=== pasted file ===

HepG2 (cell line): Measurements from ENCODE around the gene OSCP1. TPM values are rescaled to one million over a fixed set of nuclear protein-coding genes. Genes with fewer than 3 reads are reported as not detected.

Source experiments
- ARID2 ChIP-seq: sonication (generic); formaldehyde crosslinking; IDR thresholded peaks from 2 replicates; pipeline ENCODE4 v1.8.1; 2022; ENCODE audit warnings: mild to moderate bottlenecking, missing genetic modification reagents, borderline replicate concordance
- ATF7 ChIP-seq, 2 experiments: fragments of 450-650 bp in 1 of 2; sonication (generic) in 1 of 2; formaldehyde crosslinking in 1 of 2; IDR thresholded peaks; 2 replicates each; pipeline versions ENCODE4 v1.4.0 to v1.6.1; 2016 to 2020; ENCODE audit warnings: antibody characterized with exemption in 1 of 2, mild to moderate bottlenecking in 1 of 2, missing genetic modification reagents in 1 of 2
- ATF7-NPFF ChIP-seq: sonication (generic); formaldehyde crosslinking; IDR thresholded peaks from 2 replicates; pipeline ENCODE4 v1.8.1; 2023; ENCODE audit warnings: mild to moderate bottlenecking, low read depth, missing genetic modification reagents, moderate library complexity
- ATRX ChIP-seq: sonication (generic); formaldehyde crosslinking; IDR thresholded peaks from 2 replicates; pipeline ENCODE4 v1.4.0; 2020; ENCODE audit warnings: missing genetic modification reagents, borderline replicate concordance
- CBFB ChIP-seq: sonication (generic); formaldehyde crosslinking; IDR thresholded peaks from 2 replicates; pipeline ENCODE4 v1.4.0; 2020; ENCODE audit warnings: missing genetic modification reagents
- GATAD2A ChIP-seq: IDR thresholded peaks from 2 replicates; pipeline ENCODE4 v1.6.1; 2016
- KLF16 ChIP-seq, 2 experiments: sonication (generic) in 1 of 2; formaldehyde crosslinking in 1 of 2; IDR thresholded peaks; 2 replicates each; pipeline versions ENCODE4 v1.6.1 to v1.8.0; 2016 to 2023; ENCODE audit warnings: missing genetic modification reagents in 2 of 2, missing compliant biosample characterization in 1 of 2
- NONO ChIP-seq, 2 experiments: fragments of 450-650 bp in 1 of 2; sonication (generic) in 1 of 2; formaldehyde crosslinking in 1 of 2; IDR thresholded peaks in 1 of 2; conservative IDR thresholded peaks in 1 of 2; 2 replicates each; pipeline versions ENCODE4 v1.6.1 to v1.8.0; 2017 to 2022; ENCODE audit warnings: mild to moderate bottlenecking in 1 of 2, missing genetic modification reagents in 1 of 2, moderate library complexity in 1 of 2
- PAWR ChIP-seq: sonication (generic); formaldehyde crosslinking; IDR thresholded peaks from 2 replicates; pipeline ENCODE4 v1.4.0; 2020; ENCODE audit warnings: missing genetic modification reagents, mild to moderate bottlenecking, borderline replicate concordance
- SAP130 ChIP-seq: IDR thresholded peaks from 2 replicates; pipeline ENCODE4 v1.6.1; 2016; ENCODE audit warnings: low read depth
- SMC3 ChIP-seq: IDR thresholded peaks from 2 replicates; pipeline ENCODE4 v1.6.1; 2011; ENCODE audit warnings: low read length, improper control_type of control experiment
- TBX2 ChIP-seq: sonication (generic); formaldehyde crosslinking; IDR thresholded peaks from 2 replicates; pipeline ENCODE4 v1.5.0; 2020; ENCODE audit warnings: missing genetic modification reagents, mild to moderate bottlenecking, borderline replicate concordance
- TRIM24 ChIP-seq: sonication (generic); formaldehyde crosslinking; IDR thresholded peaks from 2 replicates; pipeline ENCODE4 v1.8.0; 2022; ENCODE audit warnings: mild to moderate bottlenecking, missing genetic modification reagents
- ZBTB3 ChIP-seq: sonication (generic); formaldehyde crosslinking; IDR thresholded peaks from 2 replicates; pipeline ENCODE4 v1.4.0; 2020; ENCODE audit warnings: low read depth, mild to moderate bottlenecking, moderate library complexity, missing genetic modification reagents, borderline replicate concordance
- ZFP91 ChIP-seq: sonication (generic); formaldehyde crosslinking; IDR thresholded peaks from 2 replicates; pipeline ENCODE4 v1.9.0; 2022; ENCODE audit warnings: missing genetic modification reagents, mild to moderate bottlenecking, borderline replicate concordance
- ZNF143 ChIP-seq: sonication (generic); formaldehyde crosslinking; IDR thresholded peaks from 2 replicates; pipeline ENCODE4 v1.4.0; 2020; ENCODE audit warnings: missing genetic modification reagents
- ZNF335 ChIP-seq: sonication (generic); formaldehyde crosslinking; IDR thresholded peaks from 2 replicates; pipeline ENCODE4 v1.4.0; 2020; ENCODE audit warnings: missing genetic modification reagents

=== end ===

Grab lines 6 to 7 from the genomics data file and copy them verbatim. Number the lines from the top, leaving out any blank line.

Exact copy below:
- ATRX ChIP-seq: sonication (generic); formaldehyde crosslinking; IDR thresholded peaks from 2 replicates; pipeline ENCODE4 v1.4.0; 2020; ENCODE audit warnings: missing genetic modification reagents, borderline replicate concordance
- CBFB ChIP-seq: sonication (generic); formaldehyde crosslinking; IDR thresholded peaks from 2 replicates; pipeline ENCODE4 v1.4.0; 2020; ENCODE audit warnings: missing genetic modification reagents